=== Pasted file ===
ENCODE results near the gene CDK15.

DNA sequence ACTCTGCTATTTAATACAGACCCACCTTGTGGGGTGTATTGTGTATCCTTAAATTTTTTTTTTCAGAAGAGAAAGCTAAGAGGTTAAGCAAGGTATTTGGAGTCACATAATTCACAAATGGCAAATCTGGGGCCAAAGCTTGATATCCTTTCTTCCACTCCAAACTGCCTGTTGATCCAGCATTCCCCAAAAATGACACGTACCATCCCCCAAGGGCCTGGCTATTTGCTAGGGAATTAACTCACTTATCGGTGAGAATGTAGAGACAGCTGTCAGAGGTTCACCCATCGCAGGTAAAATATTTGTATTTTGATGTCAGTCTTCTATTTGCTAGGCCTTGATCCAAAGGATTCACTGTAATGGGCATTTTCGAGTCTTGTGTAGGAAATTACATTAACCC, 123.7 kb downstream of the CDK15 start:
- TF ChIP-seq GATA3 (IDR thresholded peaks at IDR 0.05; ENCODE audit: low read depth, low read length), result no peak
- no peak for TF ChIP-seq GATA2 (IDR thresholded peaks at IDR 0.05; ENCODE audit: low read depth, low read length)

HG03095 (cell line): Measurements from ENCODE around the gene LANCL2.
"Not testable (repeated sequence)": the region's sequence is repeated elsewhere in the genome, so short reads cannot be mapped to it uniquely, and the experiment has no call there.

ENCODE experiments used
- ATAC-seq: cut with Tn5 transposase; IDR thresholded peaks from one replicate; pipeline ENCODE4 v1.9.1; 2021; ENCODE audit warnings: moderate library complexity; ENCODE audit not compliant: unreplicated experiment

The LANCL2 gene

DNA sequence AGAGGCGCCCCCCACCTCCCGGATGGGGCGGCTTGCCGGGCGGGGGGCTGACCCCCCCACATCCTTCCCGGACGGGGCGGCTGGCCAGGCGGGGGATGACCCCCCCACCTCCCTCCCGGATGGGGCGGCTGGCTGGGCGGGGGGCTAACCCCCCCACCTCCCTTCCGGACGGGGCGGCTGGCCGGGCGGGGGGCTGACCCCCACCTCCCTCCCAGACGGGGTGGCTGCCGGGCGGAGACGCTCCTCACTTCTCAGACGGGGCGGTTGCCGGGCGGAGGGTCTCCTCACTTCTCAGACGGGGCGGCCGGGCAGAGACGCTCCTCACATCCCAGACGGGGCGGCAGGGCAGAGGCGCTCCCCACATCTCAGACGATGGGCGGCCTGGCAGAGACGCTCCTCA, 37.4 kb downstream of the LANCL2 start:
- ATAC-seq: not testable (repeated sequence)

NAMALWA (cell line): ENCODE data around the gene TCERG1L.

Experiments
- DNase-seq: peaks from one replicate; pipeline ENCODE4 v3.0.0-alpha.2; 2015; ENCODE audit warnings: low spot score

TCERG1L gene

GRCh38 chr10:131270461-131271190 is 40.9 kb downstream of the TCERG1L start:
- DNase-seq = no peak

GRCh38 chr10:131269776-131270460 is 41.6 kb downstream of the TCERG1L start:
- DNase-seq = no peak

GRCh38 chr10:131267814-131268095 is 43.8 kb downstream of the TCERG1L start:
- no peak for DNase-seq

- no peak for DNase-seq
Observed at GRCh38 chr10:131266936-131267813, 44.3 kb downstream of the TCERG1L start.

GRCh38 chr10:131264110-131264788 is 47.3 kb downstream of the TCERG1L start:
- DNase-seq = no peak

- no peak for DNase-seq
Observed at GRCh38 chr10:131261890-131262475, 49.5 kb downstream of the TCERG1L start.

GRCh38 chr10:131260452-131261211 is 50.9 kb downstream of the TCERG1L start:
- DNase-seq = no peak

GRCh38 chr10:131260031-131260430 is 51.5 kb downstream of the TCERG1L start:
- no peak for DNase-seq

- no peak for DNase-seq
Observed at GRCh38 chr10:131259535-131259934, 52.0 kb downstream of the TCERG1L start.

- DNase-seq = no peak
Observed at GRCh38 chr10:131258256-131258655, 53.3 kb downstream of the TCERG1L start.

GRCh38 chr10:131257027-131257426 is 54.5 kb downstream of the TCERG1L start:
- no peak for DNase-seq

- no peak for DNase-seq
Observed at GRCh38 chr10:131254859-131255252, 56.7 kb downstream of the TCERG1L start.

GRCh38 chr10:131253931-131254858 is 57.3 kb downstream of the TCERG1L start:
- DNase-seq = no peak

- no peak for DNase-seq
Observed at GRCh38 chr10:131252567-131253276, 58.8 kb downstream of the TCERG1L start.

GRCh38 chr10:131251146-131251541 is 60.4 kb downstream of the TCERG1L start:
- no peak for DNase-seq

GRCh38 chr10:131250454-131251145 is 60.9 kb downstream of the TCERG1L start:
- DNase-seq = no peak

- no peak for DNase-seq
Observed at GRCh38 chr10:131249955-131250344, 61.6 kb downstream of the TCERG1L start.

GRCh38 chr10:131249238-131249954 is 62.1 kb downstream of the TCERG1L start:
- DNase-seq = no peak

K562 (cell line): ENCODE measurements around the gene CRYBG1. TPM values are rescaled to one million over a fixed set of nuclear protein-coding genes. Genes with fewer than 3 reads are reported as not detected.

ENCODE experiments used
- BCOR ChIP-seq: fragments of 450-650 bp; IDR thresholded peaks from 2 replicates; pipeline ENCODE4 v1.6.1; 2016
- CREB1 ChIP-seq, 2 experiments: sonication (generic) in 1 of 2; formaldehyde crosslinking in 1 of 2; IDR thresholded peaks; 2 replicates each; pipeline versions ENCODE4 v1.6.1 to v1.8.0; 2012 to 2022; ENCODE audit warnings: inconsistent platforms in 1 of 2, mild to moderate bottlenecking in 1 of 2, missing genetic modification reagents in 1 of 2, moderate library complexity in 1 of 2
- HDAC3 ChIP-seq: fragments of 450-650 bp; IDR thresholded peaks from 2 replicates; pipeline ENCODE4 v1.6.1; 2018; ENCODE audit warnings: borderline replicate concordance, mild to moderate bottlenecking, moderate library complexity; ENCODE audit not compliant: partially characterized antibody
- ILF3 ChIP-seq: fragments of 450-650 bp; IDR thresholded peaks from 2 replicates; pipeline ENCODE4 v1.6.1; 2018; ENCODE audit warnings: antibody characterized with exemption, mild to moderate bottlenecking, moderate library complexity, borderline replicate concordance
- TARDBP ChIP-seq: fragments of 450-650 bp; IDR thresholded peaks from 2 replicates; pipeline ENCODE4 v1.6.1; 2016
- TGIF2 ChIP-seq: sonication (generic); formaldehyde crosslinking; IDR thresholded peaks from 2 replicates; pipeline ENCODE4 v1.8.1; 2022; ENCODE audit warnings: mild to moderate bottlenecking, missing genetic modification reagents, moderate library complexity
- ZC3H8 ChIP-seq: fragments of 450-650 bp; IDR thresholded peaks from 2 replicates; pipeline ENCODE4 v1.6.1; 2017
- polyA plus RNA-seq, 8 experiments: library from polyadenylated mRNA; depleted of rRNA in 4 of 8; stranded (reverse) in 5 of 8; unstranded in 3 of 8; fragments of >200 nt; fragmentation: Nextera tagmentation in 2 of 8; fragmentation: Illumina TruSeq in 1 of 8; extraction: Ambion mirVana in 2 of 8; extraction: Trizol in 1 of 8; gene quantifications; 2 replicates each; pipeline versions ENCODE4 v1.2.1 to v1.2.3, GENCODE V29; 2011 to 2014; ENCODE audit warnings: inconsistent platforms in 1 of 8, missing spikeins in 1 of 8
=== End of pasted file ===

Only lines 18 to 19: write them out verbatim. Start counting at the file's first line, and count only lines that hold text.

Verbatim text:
GRCh38 chr10:131269776-131270460 is 41.6 kb downstream of the TCERG1L start:
- DNase-seq = no peak